Day 15: Addiction Specialist Testifies In Oklahoma Opioid Trial
TULSA, Oklahoma - An addiction specialist testified on the 15th day of Oklahoma's Opioid trial, telling the judge he and other doctors were misled about the risks of opioids. Dr. Jason Beaman said Johnson & Johnson is largely responsible for that.
Beaman said he was told that if he was a "compassionate" doctor, he would treat his patient's pain "aggressively" with opioids.
Beaman said opioids are essential for treating acute pain and cancer pain, and admitted he prescribes painkillers when necessary, but he said after he lost his first ever patient to prescription opioid addiction, it changed the way he looked at the drugs.
He said in hindsight, he realizes he prescribed opioids earlier in his career that he wouldn't prescribe today.
"I know I've prescribed opioids that could have placed individuals at harm," Dr. Beaman said. "I don't know if I did, but I would not be surprised to learn that prescriptions I wrote, that individuals who obtained those prescriptions have subsequently developed opioid use disorder, and even worse, they may have died."
Beaman said one of the major keys to getting this epidemic under control is to stop pharmaceutical companies to market opioids in a better, safer way.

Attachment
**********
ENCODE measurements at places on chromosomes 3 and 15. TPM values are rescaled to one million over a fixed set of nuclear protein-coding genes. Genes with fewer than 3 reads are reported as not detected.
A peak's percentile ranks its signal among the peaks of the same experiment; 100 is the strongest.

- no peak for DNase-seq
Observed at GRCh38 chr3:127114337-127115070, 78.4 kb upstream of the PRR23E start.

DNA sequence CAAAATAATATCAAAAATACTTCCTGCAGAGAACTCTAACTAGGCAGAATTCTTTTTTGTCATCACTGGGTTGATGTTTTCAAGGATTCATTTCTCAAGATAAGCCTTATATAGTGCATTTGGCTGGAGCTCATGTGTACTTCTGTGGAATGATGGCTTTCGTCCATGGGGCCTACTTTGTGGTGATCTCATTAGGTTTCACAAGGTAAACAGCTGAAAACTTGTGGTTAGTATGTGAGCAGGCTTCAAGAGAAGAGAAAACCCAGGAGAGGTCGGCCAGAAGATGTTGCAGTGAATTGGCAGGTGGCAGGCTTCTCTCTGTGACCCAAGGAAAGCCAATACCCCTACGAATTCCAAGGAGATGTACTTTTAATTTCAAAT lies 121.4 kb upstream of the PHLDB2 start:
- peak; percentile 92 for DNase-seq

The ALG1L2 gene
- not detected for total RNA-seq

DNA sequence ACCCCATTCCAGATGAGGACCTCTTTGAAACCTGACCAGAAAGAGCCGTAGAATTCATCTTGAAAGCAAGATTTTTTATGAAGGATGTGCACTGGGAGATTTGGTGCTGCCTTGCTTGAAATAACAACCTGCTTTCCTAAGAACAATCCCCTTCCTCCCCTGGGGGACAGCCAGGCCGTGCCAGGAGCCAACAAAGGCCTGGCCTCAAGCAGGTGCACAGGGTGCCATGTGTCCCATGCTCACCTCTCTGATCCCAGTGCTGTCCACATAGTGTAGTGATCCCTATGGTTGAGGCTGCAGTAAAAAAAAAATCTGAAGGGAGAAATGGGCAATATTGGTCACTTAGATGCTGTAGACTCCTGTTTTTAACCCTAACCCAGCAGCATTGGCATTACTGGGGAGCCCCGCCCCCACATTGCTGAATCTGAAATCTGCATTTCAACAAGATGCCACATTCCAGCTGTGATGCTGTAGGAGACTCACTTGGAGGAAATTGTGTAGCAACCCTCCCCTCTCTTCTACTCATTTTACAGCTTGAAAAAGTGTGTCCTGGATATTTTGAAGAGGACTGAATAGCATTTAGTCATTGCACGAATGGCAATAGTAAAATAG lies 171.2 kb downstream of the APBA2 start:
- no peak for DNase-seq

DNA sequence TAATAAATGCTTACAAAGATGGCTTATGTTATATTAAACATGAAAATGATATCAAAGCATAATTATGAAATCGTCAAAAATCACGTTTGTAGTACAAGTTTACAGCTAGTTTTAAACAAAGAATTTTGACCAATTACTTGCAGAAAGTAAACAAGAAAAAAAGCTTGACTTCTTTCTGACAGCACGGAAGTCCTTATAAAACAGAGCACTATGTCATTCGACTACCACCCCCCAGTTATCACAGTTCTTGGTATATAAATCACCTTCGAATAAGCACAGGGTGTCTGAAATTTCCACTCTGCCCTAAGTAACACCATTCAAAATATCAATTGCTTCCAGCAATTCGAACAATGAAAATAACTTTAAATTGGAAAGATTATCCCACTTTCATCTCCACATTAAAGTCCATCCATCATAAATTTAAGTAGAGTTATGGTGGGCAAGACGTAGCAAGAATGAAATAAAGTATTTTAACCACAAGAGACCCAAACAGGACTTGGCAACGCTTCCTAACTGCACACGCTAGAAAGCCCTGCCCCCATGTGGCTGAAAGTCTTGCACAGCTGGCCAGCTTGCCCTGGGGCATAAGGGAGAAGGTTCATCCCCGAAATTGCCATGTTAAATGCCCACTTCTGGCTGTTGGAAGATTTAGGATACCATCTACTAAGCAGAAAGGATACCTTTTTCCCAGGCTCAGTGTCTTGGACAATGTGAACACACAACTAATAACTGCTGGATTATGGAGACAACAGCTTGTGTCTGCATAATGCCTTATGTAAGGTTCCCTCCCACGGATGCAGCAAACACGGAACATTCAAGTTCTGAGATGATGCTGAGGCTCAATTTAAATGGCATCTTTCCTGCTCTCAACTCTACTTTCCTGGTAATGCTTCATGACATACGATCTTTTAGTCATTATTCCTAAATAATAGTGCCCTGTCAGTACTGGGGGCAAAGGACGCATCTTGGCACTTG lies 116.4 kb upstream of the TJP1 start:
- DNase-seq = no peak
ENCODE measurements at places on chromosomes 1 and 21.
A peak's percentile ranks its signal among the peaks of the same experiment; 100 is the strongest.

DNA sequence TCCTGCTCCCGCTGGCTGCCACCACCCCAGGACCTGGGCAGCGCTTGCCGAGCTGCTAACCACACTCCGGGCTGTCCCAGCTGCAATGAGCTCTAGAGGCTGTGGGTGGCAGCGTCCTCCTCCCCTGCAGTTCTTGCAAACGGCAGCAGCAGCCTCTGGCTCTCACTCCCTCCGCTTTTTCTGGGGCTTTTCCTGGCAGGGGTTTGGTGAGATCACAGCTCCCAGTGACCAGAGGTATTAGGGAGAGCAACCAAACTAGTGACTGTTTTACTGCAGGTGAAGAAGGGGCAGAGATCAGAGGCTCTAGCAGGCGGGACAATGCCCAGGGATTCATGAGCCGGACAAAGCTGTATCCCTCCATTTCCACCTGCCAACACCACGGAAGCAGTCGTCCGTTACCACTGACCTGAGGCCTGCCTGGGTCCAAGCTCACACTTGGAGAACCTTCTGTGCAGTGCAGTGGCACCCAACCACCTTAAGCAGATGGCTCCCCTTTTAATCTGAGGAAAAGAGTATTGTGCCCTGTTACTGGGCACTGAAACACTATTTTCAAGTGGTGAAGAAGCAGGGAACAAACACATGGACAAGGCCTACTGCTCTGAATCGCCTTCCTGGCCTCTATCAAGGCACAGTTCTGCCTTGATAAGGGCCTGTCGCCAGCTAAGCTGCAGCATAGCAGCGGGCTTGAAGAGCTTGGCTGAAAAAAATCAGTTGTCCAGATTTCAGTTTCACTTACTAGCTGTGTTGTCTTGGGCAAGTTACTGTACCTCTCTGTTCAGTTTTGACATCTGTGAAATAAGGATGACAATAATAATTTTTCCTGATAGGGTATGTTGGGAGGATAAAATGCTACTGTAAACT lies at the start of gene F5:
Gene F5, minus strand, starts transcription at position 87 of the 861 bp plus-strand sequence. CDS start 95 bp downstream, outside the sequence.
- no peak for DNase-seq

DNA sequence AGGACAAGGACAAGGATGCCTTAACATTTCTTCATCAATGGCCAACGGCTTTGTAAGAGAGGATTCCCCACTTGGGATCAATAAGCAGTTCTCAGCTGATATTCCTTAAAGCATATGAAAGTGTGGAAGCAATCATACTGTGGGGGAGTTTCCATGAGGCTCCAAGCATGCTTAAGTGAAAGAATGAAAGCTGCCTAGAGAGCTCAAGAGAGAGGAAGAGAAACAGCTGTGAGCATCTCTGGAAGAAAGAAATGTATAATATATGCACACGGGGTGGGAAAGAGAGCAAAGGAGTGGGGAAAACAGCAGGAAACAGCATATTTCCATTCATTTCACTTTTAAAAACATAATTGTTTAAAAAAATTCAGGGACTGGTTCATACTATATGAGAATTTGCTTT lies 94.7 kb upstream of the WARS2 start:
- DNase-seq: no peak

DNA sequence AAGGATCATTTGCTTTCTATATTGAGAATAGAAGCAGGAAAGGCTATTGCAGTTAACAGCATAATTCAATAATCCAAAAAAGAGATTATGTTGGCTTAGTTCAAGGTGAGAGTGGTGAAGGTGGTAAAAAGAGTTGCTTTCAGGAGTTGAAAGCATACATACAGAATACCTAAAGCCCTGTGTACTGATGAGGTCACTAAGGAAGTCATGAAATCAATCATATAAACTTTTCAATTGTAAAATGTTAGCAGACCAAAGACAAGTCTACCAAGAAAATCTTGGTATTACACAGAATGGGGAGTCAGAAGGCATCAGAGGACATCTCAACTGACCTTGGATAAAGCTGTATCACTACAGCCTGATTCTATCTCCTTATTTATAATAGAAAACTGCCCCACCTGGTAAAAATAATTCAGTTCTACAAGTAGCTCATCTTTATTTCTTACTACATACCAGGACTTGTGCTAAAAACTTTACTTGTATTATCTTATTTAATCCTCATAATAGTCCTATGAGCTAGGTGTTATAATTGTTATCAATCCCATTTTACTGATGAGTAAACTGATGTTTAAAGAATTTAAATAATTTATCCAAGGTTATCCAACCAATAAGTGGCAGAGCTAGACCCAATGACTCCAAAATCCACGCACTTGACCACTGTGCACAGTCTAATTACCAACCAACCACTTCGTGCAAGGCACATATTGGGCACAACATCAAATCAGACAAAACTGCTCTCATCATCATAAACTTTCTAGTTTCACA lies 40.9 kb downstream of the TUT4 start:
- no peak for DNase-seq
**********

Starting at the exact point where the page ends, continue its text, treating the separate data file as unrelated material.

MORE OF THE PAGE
He said he believes the marketing campaigns of companies (including Johnson & Johnson) is the reason the crisis exists.
Beaman said marketing campaigns told doctors the risks were minimal because you can't get addicted to opioids if you're using them for pain. Beaman said getting rid of "harmful and misleading" messages like this are the first step to fixing this problem in one of the country's hardest hit states.
"We've already started to make some improvement," he said. "There's no reason if we can just get the unbranded, unethical marketing campaign out of our state, if we can get a well-funded abatement plan, we should go back to pre-1996 levels."
"You don't heal the healthy, you have to go to where people need the help the most, and I feel like that's Oklahoma," he continued. "These are my people, this is my state. I feel quite a bit of obligation and responsibility and duty in coming back here and caring for Oklahomans."
Beaman said fighting the crisis will be expensive, but reasonable.